History of video games/Platforms/Konix Multisystem

History edit

Development edit

The canceled system was planned for a August 1989 release at a cost 200 British pounds.[1] Funding issues caused the system to be shuttered shortly afterwards.[1]

A new version of the system focused on using only CDs in conjunction with a 32 bit processor clocked at 30 megahertz was announced in 1993.[2]

Legacy edit

Ultimately the controller would see a release by a different company as a PC game controller.[1]

The design of the Konnix Multisystem would later influence the Atari Panther, and from that the Atari Jaguar.[3]

Technology edit

Compute edit

The Konix Multisystem was powered by an 16-bit Intel 8086 processor clocked at 6 megahertz.[4][5] The system also had a 12 megahertz custom co-processor.[4][5]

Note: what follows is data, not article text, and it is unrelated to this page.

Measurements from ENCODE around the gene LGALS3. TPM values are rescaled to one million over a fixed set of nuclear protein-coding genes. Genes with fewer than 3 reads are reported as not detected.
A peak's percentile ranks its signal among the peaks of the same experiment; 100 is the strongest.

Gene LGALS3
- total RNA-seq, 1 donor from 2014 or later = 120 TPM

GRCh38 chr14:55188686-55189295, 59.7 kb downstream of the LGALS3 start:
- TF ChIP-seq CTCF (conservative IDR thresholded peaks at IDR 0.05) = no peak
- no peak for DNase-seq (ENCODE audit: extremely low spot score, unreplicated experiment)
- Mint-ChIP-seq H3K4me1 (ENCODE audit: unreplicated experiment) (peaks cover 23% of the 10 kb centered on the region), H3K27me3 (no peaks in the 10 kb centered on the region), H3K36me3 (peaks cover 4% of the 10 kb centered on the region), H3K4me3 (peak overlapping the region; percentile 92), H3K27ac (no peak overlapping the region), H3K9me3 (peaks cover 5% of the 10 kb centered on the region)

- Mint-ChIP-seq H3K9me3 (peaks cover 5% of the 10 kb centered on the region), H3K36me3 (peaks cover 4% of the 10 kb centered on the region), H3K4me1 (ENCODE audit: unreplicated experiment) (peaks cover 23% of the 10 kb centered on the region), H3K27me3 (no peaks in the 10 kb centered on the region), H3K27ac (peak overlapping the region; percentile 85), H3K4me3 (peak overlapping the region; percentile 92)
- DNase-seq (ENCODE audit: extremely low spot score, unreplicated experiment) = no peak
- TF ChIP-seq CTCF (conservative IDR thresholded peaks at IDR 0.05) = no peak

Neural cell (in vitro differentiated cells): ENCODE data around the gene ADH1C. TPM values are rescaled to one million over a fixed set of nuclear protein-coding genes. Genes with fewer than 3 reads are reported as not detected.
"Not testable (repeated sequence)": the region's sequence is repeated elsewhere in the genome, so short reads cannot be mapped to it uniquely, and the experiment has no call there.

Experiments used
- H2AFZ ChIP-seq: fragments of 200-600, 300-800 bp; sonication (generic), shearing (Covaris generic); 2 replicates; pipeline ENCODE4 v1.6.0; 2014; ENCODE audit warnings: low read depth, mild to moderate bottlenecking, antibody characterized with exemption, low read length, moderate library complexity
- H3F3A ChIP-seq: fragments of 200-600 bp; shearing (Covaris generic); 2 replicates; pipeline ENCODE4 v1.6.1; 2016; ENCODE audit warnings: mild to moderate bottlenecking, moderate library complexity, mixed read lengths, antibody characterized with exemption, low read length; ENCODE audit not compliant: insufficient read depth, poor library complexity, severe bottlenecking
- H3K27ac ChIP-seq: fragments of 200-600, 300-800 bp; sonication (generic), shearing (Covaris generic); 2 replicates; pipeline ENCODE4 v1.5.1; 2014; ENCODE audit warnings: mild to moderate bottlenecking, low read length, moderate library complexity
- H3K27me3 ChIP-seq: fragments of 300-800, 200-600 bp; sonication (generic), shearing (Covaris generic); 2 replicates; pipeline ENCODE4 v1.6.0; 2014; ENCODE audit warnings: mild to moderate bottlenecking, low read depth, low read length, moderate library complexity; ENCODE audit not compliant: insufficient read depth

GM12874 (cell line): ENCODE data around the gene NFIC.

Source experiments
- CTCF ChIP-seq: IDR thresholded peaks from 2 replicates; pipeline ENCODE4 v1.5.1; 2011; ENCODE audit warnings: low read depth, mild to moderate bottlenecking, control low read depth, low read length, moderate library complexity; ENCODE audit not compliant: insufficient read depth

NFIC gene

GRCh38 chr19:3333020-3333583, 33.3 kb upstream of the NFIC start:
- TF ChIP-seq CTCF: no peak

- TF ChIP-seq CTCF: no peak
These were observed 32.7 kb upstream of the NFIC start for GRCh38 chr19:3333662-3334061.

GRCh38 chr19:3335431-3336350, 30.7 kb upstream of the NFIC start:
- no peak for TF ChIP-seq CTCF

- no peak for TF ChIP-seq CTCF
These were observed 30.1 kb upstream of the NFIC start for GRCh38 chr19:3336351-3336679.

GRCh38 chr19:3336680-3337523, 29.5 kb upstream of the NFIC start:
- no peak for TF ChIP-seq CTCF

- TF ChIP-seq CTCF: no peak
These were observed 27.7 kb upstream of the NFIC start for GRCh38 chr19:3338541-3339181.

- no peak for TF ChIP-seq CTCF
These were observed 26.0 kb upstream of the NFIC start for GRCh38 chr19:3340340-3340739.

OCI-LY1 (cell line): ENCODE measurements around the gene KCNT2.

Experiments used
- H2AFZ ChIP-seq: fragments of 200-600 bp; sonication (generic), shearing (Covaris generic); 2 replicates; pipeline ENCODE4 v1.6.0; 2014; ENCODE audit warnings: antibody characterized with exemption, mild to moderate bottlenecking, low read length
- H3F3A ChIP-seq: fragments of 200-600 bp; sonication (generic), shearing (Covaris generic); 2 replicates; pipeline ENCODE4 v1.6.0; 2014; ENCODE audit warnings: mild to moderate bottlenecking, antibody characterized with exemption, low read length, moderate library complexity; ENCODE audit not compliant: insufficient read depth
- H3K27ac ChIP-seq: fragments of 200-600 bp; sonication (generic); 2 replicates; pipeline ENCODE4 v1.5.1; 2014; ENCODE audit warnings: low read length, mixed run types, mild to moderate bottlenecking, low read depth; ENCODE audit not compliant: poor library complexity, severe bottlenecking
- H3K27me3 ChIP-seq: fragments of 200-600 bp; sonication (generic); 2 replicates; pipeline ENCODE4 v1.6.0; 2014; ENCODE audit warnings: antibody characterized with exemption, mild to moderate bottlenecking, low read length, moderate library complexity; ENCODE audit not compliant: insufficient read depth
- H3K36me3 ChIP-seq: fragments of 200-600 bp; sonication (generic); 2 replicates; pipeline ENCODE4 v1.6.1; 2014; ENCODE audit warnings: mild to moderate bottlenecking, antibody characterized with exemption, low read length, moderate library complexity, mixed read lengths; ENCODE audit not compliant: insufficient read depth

The system started with 128 kilobytes of RAM, but later had 256 kilobytes of RAM which could be expanded to a total of 768 kilobytes of RAM with a proposed 512 kilobyte add on.[6][4]

Hardware edit

The system used special 880 kilobyte capacity 3.5 inch floppy disks.[4]

A morphing controller was planned.[1]

A number of unique accessories were planned, including a power chair that used hydraulics.[1]

References edit

  1. a b c d e "Konix Multisystem: the British console that never was". Den of Geek. 23 February 2018. Retrieved 11 December 2020.
  2. "Konix to bring out 32-bit system". Electronic Gaming Monthly. 6 (4): 54. April 1993.
  3. "Slipstream: The Konix Multi-system Archive". www.konixmultisystem.co.uk. Retrieved 11 December 2020.
  4. a b c d "Konix Multi-System (Multisystem)". Video Game Console Library. Retrieved 11 December 2020.
  5. a b "OLD-COMPUTERS.COM : The Museum". old-computers.com. Retrieved 11 December 2020.
  6. "Slipstream: The Konix Multi-system Archive". www.konixmultisystem.co.uk. Retrieved 11 December 2020.